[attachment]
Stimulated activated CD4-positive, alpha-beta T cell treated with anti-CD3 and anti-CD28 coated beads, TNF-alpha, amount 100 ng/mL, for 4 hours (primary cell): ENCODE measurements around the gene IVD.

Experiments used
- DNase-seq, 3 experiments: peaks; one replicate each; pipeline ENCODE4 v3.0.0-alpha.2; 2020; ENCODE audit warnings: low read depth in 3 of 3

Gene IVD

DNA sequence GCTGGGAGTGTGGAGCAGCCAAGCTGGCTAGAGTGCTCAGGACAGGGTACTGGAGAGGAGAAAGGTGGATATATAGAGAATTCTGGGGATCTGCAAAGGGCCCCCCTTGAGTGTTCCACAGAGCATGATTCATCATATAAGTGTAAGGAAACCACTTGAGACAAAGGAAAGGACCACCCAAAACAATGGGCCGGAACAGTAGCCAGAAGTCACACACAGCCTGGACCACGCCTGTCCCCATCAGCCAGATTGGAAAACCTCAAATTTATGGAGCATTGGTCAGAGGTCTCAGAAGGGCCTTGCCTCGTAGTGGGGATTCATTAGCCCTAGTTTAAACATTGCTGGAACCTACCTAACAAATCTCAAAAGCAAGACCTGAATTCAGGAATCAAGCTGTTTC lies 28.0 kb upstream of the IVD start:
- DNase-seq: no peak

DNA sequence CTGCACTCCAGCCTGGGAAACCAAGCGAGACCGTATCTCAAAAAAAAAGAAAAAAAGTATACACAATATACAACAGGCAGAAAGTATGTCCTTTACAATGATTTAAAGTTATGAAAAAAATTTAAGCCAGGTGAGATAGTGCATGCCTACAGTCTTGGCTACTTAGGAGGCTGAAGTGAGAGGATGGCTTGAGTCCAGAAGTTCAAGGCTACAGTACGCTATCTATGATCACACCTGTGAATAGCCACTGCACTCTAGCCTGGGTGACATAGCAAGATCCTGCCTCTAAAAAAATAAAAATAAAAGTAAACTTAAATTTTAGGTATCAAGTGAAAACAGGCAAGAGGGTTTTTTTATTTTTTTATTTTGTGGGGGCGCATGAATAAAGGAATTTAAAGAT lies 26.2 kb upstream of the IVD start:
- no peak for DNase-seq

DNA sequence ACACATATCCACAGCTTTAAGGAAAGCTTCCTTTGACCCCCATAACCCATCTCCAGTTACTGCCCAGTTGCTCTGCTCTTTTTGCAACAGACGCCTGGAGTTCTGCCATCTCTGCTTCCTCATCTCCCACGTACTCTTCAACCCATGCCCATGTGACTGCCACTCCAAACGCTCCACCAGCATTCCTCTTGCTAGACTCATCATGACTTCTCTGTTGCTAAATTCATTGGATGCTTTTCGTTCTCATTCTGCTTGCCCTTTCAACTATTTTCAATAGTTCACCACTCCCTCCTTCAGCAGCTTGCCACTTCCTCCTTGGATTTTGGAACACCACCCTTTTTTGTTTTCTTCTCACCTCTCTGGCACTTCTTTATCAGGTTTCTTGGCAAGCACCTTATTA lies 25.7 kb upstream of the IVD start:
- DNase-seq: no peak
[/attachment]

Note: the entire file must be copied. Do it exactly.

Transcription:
Stimulated activated CD4-positive, alpha-beta T cell treated with anti-CD3 and anti-CD28 coated beads, TNF-alpha, amount 100 ng/mL, for 4 hours (primary cell): ENCODE measurements around the gene IVD.

Experiments used
- DNase-seq, 3 experiments: peaks; one replicate each; pipeline ENCODE4 v3.0.0-alpha.2; 2020; ENCODE audit warnings: low read depth in 3 of 3

Gene IVD

DNA sequence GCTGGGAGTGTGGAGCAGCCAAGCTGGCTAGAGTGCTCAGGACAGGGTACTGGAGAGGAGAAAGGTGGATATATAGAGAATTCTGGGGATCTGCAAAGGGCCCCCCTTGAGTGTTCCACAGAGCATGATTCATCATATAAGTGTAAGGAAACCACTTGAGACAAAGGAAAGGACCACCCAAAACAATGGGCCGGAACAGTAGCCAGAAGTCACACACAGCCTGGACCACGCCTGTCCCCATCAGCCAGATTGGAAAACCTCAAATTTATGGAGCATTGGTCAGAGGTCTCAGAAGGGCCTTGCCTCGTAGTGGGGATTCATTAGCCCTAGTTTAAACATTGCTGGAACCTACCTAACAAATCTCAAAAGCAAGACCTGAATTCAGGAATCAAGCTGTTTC lies 28.0 kb upstream of the IVD start:
- DNase-seq: no peak

DNA sequence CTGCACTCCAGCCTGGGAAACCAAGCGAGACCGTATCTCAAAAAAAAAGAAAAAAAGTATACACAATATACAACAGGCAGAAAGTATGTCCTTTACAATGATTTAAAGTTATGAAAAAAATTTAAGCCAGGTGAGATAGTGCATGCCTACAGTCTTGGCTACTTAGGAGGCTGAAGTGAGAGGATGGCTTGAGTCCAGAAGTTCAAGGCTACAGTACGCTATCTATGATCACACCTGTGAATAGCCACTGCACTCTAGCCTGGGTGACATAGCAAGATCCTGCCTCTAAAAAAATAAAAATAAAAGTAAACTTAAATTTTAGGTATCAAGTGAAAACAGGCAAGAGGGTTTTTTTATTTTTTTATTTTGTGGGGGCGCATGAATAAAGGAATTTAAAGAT lies 26.2 kb upstream of the IVD start:
- no peak for DNase-seq

DNA sequence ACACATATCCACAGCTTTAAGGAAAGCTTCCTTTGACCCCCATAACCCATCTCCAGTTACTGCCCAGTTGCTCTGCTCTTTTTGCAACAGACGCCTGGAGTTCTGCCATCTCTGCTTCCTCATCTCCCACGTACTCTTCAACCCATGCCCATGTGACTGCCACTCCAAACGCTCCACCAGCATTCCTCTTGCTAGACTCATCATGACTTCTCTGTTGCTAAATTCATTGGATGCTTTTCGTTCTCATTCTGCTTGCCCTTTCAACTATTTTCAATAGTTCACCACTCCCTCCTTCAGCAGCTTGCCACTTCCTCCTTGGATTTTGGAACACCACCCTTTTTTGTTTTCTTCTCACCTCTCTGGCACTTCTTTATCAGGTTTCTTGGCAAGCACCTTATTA lies 25.7 kb upstream of the IVD start:
- DNase-seq: no peak